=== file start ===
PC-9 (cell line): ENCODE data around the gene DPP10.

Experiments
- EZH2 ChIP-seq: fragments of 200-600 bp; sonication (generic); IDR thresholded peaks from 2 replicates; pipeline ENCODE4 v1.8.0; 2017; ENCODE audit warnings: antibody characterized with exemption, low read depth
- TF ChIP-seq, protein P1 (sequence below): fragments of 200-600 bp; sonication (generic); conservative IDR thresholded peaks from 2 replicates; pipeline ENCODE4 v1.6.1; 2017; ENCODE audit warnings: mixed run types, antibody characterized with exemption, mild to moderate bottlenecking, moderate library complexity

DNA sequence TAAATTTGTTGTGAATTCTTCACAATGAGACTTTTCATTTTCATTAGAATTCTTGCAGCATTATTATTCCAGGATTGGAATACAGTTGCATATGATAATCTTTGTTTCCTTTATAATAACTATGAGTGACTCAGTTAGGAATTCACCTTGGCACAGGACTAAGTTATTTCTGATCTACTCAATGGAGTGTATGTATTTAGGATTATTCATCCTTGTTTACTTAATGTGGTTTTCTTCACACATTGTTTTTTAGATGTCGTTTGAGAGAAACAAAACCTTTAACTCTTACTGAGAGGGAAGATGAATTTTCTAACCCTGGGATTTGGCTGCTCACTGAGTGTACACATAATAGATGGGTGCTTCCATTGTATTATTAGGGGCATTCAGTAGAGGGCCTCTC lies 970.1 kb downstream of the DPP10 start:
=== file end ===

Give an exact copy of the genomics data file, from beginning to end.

PC-9 (cell line): ENCODE data around the gene DPP10.

Experiments
- EZH2 ChIP-seq: fragments of 200-600 bp; sonication (generic); IDR thresholded peaks from 2 replicates; pipeline ENCODE4 v1.8.0; 2017; ENCODE audit warnings: antibody characterized with exemption, low read depth
- TF ChIP-seq, protein P1 (sequence below): fragments of 200-600 bp; sonication (generic); conservative IDR thresholded peaks from 2 replicates; pipeline ENCODE4 v1.6.1; 2017; ENCODE audit warnings: mixed run types, antibody characterized with exemption, mild to moderate bottlenecking, moderate library complexity

DNA sequence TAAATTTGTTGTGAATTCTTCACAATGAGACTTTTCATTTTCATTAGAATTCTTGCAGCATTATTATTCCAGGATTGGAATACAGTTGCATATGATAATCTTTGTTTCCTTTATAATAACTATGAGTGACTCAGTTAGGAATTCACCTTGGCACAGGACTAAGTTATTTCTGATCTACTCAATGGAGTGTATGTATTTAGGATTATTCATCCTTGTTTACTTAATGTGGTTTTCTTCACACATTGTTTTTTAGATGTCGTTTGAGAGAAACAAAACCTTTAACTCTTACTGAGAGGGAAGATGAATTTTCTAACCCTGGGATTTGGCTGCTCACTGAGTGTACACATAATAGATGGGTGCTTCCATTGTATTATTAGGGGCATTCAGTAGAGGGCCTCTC lies 970.1 kb downstream of the DPP10 start: